Teachers are required to cover the curriculum and teach to the learning outcomes of each subject area. However, teachers have a degree of discretion over which approved resources they use. The SD72 Board of Education and the BC Confederation of Parent Advisory Councils supports the use of SOGI 123.
Why can’t you just teach about bullying instead of talking about sexual orientation and gender identity?
It is important that all students feel safe and welcomed in public schools. In order to do that, it is important that everyone has the opportunity to learn about each other and respect each other’s differences. Sadly, children can learn homophobic and transphobic slurs as young as elementary school ages.
Nineteen percent of BC high school students identify as gay, lesbian, bisexual, or not exclusively heterosexual. One percent of high school students identify as transgender and five percent of Aboriginal students identify as two-spirit. The reality is that this diversity already exists within schools and our communities – there is just an increasing awareness to be inclusive and to have students, families and staff reflected in the curriculum and school life.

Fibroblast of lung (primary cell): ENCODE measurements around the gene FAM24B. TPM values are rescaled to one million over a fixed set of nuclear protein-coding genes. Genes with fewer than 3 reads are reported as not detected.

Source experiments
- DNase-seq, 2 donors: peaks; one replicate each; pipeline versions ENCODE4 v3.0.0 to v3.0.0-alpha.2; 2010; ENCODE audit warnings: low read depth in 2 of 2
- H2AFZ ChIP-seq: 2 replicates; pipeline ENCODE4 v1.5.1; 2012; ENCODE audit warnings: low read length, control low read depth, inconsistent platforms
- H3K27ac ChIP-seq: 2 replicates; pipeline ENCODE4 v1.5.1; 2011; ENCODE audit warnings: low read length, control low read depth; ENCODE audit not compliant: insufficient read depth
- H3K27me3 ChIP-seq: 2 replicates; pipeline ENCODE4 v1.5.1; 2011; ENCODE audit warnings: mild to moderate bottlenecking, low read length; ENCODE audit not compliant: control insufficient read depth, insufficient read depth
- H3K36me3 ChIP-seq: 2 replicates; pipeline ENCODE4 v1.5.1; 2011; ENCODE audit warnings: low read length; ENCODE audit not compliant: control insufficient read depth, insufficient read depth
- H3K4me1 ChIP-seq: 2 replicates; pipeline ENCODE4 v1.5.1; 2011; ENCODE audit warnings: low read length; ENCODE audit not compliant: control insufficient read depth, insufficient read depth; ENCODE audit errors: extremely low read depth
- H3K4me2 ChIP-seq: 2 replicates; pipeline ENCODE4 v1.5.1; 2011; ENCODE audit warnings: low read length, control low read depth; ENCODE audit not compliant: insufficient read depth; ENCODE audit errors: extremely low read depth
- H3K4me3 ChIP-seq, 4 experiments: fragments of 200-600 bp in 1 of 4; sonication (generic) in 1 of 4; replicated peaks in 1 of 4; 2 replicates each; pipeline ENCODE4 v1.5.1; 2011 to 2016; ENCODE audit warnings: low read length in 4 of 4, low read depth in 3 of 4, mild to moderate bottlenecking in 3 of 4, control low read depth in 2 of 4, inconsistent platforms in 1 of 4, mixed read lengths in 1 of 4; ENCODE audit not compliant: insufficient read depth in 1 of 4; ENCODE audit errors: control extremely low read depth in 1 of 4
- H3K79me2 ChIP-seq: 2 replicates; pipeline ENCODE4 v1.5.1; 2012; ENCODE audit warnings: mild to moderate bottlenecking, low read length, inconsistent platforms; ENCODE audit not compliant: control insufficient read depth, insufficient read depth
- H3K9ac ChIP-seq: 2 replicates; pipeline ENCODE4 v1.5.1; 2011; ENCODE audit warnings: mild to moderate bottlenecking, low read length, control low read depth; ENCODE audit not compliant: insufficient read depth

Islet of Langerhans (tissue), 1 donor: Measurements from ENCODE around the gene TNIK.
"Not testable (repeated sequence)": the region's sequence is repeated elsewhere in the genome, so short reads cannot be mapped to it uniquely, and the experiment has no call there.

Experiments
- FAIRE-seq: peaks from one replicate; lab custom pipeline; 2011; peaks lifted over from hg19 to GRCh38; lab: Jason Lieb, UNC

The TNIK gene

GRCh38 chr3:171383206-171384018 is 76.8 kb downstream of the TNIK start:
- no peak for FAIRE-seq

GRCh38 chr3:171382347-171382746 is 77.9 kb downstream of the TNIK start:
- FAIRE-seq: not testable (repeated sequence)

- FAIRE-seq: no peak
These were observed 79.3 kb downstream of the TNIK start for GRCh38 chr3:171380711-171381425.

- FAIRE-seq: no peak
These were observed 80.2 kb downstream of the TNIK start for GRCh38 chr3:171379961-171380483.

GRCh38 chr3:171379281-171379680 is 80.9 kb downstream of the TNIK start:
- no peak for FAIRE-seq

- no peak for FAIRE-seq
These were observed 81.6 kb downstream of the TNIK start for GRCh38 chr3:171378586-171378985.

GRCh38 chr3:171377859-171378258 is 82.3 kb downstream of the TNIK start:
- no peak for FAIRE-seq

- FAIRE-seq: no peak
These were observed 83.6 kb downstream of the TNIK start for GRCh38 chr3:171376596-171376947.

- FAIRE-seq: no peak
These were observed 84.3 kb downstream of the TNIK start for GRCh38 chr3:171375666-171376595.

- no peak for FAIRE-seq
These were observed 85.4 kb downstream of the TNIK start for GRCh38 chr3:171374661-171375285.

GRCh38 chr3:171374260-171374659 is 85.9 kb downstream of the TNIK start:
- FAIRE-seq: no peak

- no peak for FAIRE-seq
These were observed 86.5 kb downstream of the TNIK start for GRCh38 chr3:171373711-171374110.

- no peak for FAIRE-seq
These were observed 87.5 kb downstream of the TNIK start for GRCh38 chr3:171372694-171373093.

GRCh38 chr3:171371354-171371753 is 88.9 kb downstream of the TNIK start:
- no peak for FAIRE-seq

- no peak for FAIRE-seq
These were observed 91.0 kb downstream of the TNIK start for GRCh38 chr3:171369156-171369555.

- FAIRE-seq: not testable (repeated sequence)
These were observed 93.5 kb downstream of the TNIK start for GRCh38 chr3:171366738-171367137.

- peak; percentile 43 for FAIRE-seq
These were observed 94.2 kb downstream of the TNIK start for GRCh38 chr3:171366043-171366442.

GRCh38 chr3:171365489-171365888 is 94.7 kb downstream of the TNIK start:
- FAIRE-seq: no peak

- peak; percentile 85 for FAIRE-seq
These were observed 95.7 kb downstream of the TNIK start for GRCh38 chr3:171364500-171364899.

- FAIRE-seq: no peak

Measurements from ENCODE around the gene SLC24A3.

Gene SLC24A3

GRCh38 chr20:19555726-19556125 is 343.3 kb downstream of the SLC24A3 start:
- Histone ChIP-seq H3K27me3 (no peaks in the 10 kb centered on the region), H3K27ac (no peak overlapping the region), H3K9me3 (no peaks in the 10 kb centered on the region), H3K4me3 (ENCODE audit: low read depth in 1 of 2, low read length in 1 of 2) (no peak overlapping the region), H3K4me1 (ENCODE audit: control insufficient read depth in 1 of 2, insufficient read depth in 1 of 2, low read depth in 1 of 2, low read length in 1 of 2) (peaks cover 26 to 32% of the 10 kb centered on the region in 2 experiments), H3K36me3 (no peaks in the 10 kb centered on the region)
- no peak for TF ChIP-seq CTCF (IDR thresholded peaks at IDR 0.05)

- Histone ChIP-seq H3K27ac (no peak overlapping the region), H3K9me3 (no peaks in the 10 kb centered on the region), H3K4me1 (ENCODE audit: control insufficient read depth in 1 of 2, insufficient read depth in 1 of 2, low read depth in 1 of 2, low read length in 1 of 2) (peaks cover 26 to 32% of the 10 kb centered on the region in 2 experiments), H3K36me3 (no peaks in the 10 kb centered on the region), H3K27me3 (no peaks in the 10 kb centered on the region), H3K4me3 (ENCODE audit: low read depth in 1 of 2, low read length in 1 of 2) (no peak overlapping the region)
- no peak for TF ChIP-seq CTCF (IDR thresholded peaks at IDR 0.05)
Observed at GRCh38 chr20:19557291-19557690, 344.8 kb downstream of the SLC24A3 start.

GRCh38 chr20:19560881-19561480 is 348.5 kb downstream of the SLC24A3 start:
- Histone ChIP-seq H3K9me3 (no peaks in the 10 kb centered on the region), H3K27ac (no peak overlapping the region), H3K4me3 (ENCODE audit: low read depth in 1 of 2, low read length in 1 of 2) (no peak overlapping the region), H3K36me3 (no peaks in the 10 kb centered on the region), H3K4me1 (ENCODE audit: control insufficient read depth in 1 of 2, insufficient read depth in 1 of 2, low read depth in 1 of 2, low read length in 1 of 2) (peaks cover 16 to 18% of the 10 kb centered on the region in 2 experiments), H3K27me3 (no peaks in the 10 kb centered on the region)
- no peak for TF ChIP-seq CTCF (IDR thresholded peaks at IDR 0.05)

Are discussions about sex or sexual practices taking place in elementary classrooms?
No, sexuality as a concept is discussed starting in grade 4 (with the onset of puberty) but does not include discussions about sexual acts or practices. Secondary students do receive accurate information about relationships and safe sex.
Won’t talking about sexual orientation and gender identity confuse children/youth?
Information and discussion will not make anyone a certain sexual orientation or gender identity. These are not “lifestyle choices”. As students grow older, some will identify as straight, gay, lesbian, bisexual or transgender. All of our students need to feel safe, welcome and positively reflected in their schools.
Are schools teaching or encouraging kids to identify as transgender or become homosexual?